Our Kindness Deficit

Our Kindness Deficit

By Dele Agekameh

Sometime last week, I was amazed by an interview I saw on CNN. It was about a new, well-funded institute that has been created to further research and study into one simple facet of human behaviour – kindness. The Bedari Kindness Institute, housed in the prestigious University of California, Los Angeles, UCLA, is funded by a $20 million donation by the Bedari Foundation, a private family foundation co-founded by Mathew and Jennifer Harris. The significance of research of this type in today’s world is monumental.

If the idea seems unbelievable, or the funding, mind boggling, one only has to turn on the TV at any point in time to be reminded of the magnitude of strife and violence, poverty and disease, that burdens our world today. For the older generation, a trip down memory lane would also do the trick. That is, remembering a time when the world was a safer place to interact with others and form lasting friendships that endure for decades. Today, there is too much distrust and enmity, between countries, individuals and groups, across several dividing lines.

One of the first things that came to mind after seeing the CNN interview, titled Spreading Contagious Kindness,  is how Nigerians in particular can benefit from this kind of research. Our society is deeply divided, and our divisions are being emphasised every second of everyday, through our individual and group actions and that of people in leadership positions. The African continent is no different, despite the best efforts (which is not much) of associations like the African Union, AU, and the Economic Community of West African States, ECOWAS.

If it were possible to measure the instinct for self preservation in the mind of an average Nigerian, most Nigerians would score above 90%. This is not necessarily a bad thing. The negative part of this ‘selfish virtue’ is the cost, to inter-personal relationships and simple human kindness. Nigerians have been exposed to war, high level of crime and corruption and the stinging bite of extreme poverty, for years. The emotional trauma of fighting these evils has turned Nigerians into battle-hardened humans, with reduced emotional connections and a deficit of simple kindness.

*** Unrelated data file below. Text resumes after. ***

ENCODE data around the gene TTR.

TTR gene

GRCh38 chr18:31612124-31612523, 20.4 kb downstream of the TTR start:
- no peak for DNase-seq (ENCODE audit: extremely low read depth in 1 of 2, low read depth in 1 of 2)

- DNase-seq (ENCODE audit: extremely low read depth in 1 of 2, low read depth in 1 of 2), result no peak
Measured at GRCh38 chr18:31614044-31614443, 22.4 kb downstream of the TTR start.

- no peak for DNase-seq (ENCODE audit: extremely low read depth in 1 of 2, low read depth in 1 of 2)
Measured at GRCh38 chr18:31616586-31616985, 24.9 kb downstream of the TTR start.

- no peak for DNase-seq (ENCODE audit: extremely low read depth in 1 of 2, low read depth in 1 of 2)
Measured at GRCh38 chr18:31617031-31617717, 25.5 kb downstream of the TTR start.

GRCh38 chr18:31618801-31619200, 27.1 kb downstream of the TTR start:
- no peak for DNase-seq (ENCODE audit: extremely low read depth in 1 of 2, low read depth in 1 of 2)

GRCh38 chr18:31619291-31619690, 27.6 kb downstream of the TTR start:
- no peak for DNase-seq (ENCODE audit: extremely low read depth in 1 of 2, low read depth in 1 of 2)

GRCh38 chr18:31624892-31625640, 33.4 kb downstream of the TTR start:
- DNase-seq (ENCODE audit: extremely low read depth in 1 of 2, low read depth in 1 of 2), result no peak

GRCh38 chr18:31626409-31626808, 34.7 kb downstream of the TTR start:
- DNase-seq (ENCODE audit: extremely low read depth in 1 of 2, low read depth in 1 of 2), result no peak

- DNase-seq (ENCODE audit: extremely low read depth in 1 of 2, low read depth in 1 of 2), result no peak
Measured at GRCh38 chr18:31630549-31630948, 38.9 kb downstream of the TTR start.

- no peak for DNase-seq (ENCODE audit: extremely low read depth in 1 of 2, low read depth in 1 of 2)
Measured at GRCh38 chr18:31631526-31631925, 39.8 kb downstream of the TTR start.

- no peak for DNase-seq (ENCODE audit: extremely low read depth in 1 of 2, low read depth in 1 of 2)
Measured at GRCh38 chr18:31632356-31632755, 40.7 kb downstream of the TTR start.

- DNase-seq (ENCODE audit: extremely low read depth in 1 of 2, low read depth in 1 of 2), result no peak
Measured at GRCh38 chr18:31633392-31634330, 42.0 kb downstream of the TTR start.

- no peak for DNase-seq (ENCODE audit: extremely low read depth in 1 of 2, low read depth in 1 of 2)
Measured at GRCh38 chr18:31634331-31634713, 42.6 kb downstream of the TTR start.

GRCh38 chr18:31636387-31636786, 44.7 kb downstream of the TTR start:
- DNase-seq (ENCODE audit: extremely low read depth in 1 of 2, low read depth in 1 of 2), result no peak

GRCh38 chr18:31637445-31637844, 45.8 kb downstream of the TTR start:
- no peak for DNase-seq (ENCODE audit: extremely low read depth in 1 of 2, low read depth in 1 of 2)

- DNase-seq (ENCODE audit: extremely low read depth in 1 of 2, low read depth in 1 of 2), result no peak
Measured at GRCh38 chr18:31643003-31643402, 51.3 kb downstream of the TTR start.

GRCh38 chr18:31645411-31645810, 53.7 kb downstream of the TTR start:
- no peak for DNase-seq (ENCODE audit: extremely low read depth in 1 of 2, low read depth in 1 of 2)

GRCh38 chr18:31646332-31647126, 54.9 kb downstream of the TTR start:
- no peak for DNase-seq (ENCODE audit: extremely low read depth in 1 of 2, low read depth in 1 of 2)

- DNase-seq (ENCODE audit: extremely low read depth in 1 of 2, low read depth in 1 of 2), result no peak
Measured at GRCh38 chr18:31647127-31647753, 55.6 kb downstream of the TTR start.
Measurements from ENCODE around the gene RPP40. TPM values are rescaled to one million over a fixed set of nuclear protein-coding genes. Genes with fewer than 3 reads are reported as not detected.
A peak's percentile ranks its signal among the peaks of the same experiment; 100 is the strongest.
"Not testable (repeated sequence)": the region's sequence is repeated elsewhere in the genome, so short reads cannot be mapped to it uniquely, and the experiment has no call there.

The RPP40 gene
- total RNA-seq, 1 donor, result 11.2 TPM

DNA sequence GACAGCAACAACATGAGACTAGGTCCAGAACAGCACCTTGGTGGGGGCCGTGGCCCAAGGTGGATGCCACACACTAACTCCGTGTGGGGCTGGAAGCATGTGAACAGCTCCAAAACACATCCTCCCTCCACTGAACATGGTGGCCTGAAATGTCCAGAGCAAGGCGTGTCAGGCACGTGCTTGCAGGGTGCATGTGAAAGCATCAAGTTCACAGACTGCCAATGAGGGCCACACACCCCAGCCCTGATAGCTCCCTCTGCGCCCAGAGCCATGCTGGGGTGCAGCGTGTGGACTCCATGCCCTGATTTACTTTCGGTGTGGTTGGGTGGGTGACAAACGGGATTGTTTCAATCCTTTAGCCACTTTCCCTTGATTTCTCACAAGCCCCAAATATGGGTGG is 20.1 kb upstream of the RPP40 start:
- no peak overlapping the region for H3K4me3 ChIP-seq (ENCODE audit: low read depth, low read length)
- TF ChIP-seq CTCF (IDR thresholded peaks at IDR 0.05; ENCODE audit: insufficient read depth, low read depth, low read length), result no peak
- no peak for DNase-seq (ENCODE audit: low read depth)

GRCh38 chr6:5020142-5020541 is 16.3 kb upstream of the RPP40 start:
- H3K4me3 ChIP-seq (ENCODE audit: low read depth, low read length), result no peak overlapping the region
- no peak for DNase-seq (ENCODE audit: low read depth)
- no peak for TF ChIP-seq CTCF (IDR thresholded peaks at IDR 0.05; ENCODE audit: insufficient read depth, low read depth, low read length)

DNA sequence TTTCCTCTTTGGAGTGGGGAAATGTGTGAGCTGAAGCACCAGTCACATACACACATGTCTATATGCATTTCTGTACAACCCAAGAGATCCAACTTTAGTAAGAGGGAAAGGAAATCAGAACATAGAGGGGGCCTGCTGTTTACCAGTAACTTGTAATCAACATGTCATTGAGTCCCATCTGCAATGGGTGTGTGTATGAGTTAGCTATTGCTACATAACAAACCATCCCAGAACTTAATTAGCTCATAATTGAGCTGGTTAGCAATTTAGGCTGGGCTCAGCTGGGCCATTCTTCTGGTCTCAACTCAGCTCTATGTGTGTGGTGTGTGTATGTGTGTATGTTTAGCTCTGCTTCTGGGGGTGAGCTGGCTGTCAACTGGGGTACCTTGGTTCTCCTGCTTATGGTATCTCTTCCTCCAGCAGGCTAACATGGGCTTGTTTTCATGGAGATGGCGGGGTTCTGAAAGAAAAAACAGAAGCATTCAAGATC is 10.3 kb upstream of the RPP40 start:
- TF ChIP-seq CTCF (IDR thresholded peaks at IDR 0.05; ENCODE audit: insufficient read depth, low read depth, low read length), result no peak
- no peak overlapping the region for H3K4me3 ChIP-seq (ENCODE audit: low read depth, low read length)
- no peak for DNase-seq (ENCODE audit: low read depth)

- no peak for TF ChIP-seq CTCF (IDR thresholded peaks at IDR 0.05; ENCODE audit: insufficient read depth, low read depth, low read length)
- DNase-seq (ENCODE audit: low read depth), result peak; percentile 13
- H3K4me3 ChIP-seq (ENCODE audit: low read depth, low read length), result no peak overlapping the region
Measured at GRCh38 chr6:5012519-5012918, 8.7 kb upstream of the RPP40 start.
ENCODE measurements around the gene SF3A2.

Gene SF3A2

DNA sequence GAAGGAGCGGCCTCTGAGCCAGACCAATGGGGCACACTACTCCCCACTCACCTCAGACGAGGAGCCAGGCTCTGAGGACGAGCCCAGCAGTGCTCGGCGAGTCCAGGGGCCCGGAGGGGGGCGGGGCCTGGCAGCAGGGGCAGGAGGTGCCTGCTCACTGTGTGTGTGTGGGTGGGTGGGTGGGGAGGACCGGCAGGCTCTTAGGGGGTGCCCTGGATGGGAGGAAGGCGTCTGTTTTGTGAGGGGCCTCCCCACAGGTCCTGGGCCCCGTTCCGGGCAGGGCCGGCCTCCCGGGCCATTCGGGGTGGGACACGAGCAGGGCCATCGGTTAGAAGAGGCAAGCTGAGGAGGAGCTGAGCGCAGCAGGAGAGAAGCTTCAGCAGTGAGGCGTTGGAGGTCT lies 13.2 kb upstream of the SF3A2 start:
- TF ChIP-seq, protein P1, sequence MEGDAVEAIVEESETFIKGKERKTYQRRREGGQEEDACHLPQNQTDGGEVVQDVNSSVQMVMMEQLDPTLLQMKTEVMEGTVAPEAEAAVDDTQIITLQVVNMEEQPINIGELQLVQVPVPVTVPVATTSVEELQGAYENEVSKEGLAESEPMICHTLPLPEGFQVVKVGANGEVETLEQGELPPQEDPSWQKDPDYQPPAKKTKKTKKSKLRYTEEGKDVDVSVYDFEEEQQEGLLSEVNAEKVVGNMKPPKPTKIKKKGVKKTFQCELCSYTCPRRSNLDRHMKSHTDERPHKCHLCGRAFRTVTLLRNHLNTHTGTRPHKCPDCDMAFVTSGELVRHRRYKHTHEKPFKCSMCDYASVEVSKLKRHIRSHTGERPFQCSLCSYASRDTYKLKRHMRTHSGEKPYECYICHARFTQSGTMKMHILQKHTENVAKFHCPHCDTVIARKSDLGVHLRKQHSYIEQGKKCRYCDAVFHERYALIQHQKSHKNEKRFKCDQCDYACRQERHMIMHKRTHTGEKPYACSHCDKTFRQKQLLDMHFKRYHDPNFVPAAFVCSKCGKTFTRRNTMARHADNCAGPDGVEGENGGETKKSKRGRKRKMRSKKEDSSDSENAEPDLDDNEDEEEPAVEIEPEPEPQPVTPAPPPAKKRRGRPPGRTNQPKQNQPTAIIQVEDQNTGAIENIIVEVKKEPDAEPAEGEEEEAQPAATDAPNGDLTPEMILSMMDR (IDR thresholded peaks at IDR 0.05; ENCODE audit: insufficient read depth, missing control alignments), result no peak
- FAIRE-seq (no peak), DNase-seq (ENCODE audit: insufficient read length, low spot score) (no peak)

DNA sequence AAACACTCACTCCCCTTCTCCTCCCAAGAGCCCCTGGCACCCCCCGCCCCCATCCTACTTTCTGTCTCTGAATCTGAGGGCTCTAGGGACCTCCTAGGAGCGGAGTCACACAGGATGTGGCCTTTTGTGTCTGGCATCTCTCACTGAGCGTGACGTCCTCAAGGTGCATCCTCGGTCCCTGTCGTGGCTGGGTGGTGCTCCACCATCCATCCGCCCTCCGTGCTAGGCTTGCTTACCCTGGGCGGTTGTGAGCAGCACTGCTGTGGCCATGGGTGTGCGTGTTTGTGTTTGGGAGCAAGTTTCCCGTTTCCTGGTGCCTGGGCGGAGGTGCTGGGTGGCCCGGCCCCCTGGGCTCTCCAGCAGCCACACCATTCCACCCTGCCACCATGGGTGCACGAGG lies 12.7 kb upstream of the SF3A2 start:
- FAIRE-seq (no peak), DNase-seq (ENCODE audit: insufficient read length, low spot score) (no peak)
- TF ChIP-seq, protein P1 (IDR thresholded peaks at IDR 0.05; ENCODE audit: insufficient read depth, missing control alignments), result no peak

I also discovered, from further reading, that scientific research has been conducted for decades, into the subject of kindness and its effects on populations. Kindness, as research shows, is truly contagious. Witnessing an act of kindness or charity immediately ignites an emotional response that some have termed ‘elevation’, that triggers a desire to replicate that act or a similar act. Findings around this topic were published by researchers from the University of California, San Diego and Harvard University in the online edition of  Proceedings of the National Academy of Sciences in 2010. Similar studies have  also been carried out by researchers in Cambridge University and University of Plymouth in the United kingdom, with similar results.

In a country where it is considered a poor decision to offer a ride to a stranger stranded in the rain or scorching sun, mostly for security reasons, Nigeria may be a particularly interesting case study for the scholars in the new kindness institute at UCLA. As a dean of social sciences in the university puts it, the new institute seeks to be an antidote to the politics, violence and strife in the world today. In Nigeria, it was the politics, violence and strife that killed the historical kindness of Nigerians, and turned Nigerian society into an angry and impatient place that is unforgiving of the perceived weakness of even the slightest act of kindness and consideration.

In Nigeria, researchers will be confounded by a society that steals supplies from Internally Displaced Persons, IDPs, condemned to a life of neglect and toil in their disease-infested camps; public officials that divert public funds and leave tens of millions in poverty and ignorance while their relatives enjoy opulence likened to some of history’s most powerful monarchs; religious bodies with multi-billion dollar ‘empires’ accepting money from people on involuntary fasting. The list goes on and on.